My route: Winnipeg to Duluth
It took eight days to reach Duluth from Winnipeg and I arrived totally exhausted. They were hard days cycling in driving rain trying to avoid the severe storms (it rained all but one of them), but the biggest struggle was the winds. I thought going West to East was supposed to take advantage of following winds, so where were they? It was pretty demoralising.
In a recent radio interview I told my interviewer (with tongue firmly in cheek) “the cycling is the easy part” as I tried to make light of this aspect of my journey. But is it really? While I may try and make light of it, my bluster hides the reality and this was brought home to me very recently when a friend from Winnipeg rode out to the city limits with me. I was embarrassed at just how slow John had to ride to stay with me (not because of our different loads either) and I know he is far too kind to say anything, but he must have been concerned at my initial struggle to bring my breathing under control.
It’s getting much harder and not because I’m still trying to do what I could easily do six months ago, but because I’m spending much, much longer doing the daily mileage and this is wearing me down a lot sooner.
OK moan over (for now), this update will be more than a little bit disjointed as it’s out of order, I’m simply writing it as it enters my head and taking the opportunity to publicly thank those who have helped me, although I’ve used my Facebook page to post pictures and do this too.
Despite the difficulties, I have no intention of quitting and in this blog I hope I can go some way to explaining why.
As I was approaching the outskirts of Karlstad in the pouring rain, a car draws up alongside me and slows to match my pace. The window comes down and the passenger is obviously reading the sign on the side of my pannier before he asks “where are you going?” to which I reply ‘the next town’ and put my head back on the crossbar to avoid the driving rain. After a discussion with the driver, he calls to me “will you pull over for a minute?” and the car pulls ahead and then stops on the shoulder. As I wearily pull up by the car, the passenger and driver get out and tell me there is a motel in Karlstad, the next town and I should get out of the rain. I tell them that Motels are beyond my budget and I’ll be camping, but the passenger hands me $60 and says “that should cover it” but just in case, the driver gives me another $20. They are both soaked through and as they climb back into their car I ask the passenger through the still open window ‘what are your names, (for my blog)?’ he replies “just call us the good Samaritans” and the car disappears up the road.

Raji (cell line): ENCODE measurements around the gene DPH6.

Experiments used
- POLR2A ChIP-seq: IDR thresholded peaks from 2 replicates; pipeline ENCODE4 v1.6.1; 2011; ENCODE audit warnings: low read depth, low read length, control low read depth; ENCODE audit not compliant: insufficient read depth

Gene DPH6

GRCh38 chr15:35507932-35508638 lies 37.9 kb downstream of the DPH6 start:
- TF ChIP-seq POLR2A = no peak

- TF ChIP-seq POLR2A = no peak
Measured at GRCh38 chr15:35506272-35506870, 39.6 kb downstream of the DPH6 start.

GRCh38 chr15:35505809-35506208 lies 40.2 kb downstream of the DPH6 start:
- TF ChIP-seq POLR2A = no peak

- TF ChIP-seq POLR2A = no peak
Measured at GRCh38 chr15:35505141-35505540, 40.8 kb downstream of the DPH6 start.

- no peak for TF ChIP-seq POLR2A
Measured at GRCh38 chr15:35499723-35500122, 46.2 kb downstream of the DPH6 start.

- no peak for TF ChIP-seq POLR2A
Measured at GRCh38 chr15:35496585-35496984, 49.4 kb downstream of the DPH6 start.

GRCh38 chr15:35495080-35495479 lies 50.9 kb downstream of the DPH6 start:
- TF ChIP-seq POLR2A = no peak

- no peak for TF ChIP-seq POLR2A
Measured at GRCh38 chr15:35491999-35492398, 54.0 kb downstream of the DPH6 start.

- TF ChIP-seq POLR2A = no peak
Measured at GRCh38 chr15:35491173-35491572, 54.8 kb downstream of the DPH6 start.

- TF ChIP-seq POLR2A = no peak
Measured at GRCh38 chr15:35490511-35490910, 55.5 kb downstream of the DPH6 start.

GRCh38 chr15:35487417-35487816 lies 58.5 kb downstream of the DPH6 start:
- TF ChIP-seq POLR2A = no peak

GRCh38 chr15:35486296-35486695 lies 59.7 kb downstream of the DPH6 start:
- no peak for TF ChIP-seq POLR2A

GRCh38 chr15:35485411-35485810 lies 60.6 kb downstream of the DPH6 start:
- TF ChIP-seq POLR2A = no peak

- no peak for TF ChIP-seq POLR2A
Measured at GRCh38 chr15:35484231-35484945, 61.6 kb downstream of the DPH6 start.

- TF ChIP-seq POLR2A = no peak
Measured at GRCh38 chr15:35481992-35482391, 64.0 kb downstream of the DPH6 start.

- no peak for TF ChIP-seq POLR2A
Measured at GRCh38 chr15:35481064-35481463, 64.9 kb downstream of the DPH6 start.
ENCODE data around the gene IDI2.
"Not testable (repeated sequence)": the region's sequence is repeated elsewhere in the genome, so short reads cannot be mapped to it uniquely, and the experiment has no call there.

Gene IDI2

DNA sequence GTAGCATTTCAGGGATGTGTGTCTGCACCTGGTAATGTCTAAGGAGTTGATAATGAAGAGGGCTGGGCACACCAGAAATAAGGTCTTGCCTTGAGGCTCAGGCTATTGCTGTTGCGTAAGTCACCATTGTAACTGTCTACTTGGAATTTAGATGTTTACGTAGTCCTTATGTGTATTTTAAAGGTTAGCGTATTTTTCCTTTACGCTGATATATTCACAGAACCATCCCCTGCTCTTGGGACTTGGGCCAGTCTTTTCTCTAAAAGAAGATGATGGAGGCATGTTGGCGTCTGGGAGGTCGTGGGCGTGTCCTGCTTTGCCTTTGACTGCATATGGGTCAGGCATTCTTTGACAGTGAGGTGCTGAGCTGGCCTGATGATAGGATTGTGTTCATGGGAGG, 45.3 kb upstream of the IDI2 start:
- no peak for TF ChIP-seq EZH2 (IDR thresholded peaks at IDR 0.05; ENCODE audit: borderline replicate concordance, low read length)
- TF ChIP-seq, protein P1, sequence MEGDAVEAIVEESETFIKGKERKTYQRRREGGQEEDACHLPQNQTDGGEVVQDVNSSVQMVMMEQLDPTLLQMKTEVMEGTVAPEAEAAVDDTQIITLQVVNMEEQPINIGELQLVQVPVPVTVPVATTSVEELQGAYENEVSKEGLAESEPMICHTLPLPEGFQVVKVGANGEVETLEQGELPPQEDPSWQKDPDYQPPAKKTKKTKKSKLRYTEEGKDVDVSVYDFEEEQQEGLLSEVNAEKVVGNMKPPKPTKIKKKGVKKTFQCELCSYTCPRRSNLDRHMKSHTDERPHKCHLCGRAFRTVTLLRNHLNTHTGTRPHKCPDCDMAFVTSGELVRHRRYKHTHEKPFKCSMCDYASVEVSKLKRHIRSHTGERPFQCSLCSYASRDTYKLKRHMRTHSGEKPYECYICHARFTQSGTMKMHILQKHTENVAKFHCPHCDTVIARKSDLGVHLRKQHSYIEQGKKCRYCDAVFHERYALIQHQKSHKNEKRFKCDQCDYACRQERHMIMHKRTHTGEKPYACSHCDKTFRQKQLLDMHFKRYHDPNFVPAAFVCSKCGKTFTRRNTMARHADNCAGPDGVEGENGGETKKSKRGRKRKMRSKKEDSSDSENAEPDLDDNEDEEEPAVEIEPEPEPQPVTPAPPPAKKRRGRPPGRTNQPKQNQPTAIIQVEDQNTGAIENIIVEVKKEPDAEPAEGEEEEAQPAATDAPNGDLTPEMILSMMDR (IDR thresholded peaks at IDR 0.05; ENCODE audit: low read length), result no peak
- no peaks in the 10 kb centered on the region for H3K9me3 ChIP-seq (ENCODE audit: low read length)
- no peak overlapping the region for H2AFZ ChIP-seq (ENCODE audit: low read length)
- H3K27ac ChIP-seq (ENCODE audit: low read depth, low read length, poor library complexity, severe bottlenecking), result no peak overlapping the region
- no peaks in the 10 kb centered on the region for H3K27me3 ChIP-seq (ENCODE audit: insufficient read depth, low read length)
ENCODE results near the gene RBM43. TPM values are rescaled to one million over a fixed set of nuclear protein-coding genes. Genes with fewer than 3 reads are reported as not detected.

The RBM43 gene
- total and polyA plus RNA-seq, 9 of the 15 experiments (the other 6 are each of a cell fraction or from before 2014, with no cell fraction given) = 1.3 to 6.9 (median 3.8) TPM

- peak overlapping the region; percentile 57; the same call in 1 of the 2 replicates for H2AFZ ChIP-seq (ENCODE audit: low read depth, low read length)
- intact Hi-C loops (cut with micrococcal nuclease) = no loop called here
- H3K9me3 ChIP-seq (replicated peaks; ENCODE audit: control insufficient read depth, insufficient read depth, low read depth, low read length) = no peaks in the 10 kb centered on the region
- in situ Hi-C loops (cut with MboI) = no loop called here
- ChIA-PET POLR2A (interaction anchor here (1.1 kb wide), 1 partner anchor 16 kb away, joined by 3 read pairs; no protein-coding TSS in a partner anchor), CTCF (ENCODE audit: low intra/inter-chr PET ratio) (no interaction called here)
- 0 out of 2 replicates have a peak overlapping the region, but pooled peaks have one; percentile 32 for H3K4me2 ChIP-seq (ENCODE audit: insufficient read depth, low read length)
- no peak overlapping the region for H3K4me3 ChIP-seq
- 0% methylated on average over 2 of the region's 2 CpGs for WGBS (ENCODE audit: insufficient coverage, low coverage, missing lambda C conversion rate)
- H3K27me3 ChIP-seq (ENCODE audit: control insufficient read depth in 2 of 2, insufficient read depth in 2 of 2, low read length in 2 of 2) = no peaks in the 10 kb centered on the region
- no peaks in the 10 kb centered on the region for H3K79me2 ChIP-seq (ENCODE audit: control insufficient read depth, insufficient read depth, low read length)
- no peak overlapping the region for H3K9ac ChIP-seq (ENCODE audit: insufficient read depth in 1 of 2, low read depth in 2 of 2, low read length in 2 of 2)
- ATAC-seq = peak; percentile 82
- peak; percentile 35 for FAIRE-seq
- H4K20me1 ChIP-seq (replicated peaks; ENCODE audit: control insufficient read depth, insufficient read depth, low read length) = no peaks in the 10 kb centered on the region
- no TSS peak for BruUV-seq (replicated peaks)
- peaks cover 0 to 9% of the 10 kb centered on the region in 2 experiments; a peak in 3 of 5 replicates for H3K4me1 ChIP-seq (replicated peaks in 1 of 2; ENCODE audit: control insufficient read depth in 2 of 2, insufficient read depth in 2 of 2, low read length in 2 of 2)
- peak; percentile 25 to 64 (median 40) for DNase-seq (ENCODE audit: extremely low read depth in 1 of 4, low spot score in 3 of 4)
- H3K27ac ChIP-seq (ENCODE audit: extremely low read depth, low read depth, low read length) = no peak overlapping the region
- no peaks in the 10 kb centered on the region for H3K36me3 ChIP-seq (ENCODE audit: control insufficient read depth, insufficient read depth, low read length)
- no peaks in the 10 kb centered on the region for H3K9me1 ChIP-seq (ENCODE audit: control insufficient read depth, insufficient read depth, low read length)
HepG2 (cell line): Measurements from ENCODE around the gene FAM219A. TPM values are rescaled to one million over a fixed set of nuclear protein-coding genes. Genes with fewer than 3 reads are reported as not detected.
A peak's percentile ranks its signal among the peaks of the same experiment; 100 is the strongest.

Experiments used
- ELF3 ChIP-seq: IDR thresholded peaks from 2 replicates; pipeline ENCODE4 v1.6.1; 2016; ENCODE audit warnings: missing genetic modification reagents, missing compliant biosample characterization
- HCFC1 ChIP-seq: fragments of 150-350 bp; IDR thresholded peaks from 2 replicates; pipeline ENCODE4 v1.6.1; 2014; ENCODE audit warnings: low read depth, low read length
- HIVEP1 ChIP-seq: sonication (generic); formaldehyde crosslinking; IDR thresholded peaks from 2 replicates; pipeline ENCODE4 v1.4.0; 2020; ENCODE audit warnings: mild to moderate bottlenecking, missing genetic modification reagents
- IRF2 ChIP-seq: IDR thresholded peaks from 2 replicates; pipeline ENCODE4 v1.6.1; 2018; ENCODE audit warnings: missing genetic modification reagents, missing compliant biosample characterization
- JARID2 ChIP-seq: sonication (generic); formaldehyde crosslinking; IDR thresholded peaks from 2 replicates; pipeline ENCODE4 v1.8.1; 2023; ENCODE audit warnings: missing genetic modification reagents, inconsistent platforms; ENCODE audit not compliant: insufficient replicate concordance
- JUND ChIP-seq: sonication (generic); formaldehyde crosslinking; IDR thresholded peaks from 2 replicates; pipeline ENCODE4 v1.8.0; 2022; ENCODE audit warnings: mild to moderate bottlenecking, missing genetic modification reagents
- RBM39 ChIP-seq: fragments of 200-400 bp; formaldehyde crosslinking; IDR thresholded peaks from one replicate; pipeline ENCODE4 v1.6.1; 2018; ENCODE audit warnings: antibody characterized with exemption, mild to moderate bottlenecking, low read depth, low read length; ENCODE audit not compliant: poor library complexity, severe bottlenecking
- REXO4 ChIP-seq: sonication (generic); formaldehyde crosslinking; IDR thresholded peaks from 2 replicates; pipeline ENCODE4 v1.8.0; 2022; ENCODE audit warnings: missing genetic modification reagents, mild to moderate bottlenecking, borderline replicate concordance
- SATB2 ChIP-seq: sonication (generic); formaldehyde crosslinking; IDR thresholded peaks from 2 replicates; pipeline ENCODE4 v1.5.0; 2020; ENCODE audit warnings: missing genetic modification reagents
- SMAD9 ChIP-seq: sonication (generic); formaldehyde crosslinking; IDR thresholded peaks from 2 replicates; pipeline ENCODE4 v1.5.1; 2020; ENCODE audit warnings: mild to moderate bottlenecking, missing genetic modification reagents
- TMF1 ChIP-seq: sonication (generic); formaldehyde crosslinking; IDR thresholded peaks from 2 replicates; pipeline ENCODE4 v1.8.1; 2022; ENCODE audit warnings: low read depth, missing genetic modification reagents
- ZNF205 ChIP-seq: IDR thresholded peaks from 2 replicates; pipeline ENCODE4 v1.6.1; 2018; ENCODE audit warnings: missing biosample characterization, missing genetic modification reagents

Free meals are not something I expected, but there have been a few including the people who have come and chatted with me, told their own stories and bought me lunch. Goodwill is all around and I seem to be attracting it like a magnet. I met a lovely lady called Eve who opened up about her own depression – not something you expect from a total stranger.
Going back to my arrival in Karlstad, the Motel owner was at an event, so I sat in the local fuel station drinking coffee to warm up and across to my table came a border guard to check my passport. On learning about my trip he gave me a free meal ticket (value $20) so I could get a hot meal – I bought a lovely huge pizza and ate it for breakfast too! Then the motel gave me a $10 discount, so thank you all if you are reading this.